As long as you keep the barrel beside the horse's inner shoulder, he does the exercise the right way. You will however find that the horse doesn't keep his shoulder close to the barrel. That's why the barrel dance is such a good exercise: Depending on how the horse is related to the barrel, you can understand what he's doing wrong and also find solutions to help him do right.


  • The barrel stays behind the shoulder during a half or a whole lap: Everything is fine. Reward the horse and find something else to do.
  • The barrel is beside or behind your leg: The horse has pushed forward instead of yielding. Ask him to stop and teach him to yield again with SMALL steps with the fore legs.
  • The barrel is in front of the horse: The horse has lost his impulsion, maybe stopped walking with the fore legs and throws the hind to the side. Ask him to move forward and redo the exercise.
  • The barrel is beside the shoulder but 5 feet away: I guess the horses is over bent (has lost his outer shoulder), yields with his fore legs and pushes with the hind legs. Straighten the neck with the outer rein and redo the exercise.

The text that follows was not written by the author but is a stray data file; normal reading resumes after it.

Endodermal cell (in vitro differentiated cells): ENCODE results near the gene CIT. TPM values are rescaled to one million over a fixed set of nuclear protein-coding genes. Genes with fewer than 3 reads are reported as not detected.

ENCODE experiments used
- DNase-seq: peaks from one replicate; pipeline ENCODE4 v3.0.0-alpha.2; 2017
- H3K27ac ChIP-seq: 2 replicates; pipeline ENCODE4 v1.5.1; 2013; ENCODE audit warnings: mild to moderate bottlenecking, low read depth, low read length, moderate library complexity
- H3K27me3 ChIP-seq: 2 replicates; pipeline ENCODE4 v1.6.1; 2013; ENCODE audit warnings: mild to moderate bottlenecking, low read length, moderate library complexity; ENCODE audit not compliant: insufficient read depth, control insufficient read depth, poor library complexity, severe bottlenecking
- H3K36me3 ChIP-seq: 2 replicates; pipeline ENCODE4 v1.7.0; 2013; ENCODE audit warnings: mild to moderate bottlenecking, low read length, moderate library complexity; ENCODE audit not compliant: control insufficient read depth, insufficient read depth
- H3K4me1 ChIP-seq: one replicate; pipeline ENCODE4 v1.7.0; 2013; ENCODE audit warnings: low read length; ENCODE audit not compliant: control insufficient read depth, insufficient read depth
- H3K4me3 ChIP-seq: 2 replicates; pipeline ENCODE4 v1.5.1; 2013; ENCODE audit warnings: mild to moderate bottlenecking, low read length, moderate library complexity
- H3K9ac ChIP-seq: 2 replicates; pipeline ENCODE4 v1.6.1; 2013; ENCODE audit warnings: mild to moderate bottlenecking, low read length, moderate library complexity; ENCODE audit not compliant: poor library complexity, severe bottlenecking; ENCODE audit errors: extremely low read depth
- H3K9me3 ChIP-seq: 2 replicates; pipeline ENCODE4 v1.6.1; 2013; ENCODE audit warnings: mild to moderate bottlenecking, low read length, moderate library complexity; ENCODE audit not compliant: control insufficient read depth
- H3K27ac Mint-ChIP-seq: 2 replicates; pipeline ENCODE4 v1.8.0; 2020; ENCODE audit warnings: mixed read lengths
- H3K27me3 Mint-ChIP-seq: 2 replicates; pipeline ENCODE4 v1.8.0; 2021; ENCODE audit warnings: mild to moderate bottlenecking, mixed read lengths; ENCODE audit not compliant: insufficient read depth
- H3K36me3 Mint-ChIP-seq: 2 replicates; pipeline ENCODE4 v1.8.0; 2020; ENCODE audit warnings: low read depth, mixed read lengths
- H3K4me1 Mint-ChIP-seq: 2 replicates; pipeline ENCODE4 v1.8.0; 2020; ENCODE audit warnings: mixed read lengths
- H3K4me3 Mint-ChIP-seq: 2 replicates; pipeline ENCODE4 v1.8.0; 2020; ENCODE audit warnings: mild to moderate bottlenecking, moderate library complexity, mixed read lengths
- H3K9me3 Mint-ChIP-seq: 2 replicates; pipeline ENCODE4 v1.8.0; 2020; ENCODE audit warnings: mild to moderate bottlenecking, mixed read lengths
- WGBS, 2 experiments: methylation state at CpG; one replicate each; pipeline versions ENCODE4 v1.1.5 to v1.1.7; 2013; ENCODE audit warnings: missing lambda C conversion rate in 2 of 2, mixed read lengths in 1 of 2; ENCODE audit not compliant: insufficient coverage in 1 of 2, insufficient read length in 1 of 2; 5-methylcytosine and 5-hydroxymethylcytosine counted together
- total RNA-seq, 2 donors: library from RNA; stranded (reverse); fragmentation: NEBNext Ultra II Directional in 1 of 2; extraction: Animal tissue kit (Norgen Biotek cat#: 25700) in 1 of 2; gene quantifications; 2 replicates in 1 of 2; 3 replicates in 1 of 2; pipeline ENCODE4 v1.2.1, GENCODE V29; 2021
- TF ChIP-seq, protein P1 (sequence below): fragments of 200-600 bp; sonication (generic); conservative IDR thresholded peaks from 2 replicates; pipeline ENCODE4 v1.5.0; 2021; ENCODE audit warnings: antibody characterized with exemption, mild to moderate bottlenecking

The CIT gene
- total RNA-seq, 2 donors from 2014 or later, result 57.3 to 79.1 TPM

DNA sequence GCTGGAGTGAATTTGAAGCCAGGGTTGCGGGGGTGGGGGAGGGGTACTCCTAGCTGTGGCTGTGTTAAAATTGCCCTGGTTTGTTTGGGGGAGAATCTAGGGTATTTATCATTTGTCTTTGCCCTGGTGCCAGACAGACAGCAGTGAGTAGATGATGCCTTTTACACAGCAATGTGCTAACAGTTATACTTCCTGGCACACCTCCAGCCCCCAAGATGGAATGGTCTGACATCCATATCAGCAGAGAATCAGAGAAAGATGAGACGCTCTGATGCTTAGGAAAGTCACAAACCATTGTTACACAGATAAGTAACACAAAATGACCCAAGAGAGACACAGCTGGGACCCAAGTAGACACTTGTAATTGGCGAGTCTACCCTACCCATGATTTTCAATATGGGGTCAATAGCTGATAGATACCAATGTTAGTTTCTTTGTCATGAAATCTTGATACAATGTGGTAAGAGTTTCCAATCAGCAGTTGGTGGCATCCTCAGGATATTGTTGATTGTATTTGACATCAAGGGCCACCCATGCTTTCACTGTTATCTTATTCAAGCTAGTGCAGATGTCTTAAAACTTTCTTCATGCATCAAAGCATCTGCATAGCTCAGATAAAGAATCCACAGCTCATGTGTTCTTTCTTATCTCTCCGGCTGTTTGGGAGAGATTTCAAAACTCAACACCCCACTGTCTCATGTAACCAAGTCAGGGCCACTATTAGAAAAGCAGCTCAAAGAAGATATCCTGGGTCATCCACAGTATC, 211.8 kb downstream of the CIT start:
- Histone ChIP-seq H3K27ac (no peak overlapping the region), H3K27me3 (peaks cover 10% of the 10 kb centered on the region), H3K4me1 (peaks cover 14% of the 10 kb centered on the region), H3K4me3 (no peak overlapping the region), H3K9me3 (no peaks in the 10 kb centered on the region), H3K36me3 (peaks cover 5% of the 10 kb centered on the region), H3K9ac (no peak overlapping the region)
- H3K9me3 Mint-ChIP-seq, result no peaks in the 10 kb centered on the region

Don't be afraid to halt to see where the barrel is and consider what you have to do to get it right. The problem you have is either that the horse doesn't understand the aids you use, isn't gymnastic enough to do the exercise as you want or loose his confidence and doesn't dare to do the exercise. The latter is a common reaction, no matter what exercise, when the rider starts using to many aids. Then it is impossible for the horse to obey and he either stops or runs away (escapes).

So keep calm and logic. Remember that you are actually not exercising the horse – you are educating him

Don't overdo the exercise. Don't turn more than 1-2 laps as the time. After that – ride away and let the horse trot or canter at least 30 seconds before you ride back to the barrel and try again. Don't do to many attempt on same day either. Overdoing the exercise will kill the horse's impulsion.